Calvin Trillin is a national treasure, but one not known by enough readers. His lovely ode to his wife and muse Alice, About Alice, made a bit of a splash a few years ago, but for many readers Trillin still isn’t a household name because much of his best work was in the form of columns and short journalism pieces, many of which were published in The New Yorker.
Trillin is a homespun, peevish, wonderfully droll American humorist. He perhaps first made a name by writing about the foods that made America great, not high cuisine but regional dishes like ribs, cajun food, deep dish pizza, and chili. This writing is collected in The Tummy Trilogy, which I also highly recommend.
But over the years, Trillin has tried his hand at all kinds of writing, a novel that is mostly about parking in New York City, impish little poems that skewer our political process, short articles about the writing life, tales of the put-upon family man, a memoir of his father, and so on. To get a sample of all this variety, the easy place to start is with his 2011 collection Quite Enough of Calvin Trillin. It has selections from forty years of his work. My advice for those trying to get started with one of our best living humorists is to sample here, then pursue more of the kind of pieces that you like best.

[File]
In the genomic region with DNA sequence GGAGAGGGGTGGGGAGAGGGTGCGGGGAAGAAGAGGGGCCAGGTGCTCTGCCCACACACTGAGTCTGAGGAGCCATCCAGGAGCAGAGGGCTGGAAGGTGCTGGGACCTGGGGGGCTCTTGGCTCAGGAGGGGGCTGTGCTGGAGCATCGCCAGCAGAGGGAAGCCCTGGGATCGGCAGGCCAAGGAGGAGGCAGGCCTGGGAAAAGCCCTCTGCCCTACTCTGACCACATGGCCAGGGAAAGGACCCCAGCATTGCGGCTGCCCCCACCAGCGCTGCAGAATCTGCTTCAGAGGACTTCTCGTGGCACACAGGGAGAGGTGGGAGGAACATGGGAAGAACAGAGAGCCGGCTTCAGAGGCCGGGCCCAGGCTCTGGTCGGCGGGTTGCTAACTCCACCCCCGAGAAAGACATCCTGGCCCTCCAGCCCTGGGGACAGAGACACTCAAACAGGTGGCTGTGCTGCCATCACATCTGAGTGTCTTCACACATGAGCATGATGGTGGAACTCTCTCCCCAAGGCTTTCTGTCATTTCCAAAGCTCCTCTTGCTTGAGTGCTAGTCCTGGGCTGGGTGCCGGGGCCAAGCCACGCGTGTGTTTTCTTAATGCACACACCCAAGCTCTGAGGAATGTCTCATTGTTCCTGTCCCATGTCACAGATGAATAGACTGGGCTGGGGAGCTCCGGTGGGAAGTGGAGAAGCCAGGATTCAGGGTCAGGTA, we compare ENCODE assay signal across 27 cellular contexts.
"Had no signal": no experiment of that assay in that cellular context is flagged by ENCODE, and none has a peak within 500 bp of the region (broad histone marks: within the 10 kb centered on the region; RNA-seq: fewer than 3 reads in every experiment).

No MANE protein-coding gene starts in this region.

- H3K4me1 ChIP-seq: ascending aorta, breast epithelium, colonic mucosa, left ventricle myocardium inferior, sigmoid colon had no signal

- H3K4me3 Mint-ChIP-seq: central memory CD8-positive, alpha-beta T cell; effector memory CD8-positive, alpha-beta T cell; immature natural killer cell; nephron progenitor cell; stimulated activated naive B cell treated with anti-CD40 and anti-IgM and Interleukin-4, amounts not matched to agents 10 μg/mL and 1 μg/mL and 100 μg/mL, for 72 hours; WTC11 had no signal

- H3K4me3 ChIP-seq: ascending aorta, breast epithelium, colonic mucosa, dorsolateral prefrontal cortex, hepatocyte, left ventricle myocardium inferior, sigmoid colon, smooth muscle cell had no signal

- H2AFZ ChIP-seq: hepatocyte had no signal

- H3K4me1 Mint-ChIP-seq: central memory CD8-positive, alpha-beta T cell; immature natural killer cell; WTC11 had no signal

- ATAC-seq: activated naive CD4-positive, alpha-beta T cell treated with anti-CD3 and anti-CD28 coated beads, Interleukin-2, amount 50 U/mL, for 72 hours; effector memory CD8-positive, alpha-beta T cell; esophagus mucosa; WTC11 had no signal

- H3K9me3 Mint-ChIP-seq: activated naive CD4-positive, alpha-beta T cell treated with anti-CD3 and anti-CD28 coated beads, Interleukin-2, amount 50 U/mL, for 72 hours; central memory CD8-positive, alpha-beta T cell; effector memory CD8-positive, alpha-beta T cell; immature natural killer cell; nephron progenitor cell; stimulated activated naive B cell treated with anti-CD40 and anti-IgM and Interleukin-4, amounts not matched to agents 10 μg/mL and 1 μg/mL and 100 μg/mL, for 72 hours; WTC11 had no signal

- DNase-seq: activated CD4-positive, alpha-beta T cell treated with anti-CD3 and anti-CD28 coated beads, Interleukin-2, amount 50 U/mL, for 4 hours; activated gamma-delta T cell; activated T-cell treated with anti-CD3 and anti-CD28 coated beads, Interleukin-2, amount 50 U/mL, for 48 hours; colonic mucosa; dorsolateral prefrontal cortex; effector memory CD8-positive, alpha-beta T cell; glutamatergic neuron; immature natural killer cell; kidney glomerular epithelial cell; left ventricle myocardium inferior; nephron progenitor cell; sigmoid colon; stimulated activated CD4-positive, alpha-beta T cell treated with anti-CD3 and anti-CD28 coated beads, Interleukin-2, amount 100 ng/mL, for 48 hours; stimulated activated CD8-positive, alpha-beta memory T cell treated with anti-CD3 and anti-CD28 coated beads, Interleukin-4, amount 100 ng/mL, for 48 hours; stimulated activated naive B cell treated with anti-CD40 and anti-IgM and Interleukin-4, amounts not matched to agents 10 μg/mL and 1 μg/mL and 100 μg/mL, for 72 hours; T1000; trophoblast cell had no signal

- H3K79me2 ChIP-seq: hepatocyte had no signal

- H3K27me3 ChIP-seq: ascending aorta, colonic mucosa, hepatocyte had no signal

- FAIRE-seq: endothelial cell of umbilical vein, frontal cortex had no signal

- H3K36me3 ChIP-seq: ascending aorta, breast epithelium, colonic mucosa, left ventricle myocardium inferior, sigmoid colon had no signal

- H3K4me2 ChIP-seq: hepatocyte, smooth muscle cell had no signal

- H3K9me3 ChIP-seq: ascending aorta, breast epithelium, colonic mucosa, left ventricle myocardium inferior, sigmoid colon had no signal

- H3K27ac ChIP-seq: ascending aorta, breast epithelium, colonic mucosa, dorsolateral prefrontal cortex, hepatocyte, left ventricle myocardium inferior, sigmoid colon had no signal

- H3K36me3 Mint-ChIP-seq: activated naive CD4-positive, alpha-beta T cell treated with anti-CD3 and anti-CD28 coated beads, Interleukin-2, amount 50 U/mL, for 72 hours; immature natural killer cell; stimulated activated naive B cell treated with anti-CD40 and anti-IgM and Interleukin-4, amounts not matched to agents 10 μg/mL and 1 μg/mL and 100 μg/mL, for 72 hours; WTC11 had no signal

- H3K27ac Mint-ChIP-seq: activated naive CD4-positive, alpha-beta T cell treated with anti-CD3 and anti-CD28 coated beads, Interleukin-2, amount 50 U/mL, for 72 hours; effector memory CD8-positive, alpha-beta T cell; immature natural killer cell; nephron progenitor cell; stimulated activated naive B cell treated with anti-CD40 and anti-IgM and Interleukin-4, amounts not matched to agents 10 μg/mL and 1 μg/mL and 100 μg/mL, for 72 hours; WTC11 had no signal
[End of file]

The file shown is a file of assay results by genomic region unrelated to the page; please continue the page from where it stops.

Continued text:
Check the WRL catalog for Quite Enough of Calvin Trillin